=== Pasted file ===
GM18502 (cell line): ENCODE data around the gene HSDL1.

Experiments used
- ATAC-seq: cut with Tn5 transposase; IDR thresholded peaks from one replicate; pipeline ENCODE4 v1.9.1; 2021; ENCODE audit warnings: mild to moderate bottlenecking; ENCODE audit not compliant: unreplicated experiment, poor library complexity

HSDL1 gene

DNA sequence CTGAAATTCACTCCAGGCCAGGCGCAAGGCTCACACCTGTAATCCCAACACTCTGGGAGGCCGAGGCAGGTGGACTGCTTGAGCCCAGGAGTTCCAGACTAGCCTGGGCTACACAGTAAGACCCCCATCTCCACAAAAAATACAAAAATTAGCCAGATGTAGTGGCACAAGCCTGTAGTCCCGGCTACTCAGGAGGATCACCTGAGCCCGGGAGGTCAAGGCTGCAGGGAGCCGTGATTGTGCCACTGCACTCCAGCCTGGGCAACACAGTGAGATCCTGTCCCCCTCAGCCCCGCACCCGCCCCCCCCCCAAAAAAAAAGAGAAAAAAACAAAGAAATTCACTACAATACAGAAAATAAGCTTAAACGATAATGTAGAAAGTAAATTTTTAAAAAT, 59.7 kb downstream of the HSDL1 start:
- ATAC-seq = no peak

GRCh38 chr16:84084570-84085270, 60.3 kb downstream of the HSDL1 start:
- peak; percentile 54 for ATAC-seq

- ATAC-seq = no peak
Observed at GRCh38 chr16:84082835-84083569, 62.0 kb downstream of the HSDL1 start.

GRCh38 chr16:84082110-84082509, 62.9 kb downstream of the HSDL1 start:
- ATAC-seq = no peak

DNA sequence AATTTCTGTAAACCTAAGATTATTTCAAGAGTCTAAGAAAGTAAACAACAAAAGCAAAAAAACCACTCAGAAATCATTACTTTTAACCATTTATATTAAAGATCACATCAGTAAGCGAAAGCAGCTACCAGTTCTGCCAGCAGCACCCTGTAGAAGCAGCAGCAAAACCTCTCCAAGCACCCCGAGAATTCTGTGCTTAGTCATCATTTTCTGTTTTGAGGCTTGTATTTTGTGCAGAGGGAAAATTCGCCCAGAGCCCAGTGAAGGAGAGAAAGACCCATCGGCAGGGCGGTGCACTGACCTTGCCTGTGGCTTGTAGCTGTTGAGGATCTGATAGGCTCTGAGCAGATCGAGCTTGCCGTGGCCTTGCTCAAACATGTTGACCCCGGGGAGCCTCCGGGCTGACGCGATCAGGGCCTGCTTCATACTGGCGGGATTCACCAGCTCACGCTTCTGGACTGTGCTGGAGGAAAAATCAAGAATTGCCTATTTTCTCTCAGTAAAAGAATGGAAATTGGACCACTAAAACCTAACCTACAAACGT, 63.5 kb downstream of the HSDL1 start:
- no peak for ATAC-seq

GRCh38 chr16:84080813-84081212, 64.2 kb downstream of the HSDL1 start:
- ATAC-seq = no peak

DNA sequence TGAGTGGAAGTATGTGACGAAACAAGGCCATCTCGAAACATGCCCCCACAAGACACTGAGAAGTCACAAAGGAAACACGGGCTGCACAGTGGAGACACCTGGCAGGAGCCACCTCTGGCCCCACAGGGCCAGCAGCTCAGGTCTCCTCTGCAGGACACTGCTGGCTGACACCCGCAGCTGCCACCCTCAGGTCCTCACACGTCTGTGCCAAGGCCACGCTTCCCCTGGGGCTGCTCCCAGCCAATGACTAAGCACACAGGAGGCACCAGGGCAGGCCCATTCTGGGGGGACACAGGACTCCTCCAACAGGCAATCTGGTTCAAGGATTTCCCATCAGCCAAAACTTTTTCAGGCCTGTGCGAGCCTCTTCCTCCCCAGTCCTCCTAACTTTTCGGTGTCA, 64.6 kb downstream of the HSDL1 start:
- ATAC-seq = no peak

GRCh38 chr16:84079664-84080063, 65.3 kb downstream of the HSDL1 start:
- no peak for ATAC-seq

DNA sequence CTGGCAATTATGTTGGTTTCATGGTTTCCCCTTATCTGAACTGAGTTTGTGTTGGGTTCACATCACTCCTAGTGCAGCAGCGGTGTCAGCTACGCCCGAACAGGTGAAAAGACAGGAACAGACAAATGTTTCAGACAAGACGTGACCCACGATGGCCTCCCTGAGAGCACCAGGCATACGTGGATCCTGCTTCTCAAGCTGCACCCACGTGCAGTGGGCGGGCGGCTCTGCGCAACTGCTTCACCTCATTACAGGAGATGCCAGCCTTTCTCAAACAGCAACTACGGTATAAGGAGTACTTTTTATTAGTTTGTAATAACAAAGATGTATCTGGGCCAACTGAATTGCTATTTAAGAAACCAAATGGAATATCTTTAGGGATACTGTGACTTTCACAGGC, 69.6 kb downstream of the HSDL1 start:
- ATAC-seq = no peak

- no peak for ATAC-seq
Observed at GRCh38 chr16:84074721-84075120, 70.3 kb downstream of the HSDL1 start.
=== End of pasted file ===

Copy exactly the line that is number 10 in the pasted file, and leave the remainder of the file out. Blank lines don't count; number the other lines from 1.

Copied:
Observed at GRCh38 chr16:84082835-84083569, 62.0 kb downstream of the HSDL1 start.